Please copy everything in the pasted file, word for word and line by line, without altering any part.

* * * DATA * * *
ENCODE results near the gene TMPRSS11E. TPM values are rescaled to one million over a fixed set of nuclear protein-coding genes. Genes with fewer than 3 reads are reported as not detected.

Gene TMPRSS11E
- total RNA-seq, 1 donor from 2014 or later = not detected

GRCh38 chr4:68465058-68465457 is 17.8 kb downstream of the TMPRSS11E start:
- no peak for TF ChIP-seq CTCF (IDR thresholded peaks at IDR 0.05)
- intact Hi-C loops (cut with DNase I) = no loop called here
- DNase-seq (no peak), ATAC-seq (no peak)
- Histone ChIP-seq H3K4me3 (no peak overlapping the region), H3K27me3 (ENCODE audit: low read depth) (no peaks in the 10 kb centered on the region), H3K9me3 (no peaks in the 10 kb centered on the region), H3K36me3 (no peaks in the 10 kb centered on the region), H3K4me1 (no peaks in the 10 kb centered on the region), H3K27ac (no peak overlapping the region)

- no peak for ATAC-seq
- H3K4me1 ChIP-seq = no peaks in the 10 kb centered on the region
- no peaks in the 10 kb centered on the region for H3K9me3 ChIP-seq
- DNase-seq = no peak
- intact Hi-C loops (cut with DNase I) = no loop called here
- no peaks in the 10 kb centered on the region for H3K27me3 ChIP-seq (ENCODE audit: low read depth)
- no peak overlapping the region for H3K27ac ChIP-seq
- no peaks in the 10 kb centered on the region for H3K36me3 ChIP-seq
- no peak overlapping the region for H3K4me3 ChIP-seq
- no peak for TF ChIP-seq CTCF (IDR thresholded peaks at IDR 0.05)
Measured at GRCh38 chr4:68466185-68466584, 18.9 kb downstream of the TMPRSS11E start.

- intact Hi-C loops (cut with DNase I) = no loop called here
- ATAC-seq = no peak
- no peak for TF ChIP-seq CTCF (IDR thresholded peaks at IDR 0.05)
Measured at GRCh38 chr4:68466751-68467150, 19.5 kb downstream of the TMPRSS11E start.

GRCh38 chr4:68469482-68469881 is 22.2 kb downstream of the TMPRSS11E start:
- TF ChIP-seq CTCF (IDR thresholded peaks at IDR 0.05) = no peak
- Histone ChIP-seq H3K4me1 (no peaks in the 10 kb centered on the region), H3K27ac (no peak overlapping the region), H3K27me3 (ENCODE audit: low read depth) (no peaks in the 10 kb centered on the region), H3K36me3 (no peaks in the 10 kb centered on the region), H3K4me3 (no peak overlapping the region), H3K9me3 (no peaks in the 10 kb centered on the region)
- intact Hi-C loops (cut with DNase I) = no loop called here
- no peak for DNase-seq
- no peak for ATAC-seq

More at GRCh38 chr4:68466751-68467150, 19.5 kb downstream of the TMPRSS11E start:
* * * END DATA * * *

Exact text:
ENCODE results near the gene TMPRSS11E. TPM values are rescaled to one million over a fixed set of nuclear protein-coding genes. Genes with fewer than 3 reads are reported as not detected.

Gene TMPRSS11E
- total RNA-seq, 1 donor from 2014 or later = not detected

GRCh38 chr4:68465058-68465457 is 17.8 kb downstream of the TMPRSS11E start:
- no peak for TF ChIP-seq CTCF (IDR thresholded peaks at IDR 0.05)
- intact Hi-C loops (cut with DNase I) = no loop called here
- DNase-seq (no peak), ATAC-seq (no peak)
- Histone ChIP-seq H3K4me3 (no peak overlapping the region), H3K27me3 (ENCODE audit: low read depth) (no peaks in the 10 kb centered on the region), H3K9me3 (no peaks in the 10 kb centered on the region), H3K36me3 (no peaks in the 10 kb centered on the region), H3K4me1 (no peaks in the 10 kb centered on the region), H3K27ac (no peak overlapping the region)

- no peak for ATAC-seq
- H3K4me1 ChIP-seq = no peaks in the 10 kb centered on the region
- no peaks in the 10 kb centered on the region for H3K9me3 ChIP-seq
- DNase-seq = no peak
- intact Hi-C loops (cut with DNase I) = no loop called here
- no peaks in the 10 kb centered on the region for H3K27me3 ChIP-seq (ENCODE audit: low read depth)
- no peak overlapping the region for H3K27ac ChIP-seq
- no peaks in the 10 kb centered on the region for H3K36me3 ChIP-seq
- no peak overlapping the region for H3K4me3 ChIP-seq
- no peak for TF ChIP-seq CTCF (IDR thresholded peaks at IDR 0.05)
Measured at GRCh38 chr4:68466185-68466584, 18.9 kb downstream of the TMPRSS11E start.

- intact Hi-C loops (cut with DNase I) = no loop called here
- ATAC-seq = no peak
- no peak for TF ChIP-seq CTCF (IDR thresholded peaks at IDR 0.05)
Measured at GRCh38 chr4:68466751-68467150, 19.5 kb downstream of the TMPRSS11E start.

GRCh38 chr4:68469482-68469881 is 22.2 kb downstream of the TMPRSS11E start:
- TF ChIP-seq CTCF (IDR thresholded peaks at IDR 0.05) = no peak
- Histone ChIP-seq H3K4me1 (no peaks in the 10 kb centered on the region), H3K27ac (no peak overlapping the region), H3K27me3 (ENCODE audit: low read depth) (no peaks in the 10 kb centered on the region), H3K36me3 (no peaks in the 10 kb centered on the region), H3K4me3 (no peak overlapping the region), H3K9me3 (no peaks in the 10 kb centered on the region)
- intact Hi-C loops (cut with DNase I) = no loop called here
- no peak for DNase-seq
- no peak for ATAC-seq

More at GRCh38 chr4:68466751-68467150, 19.5 kb downstream of the TMPRSS11E start: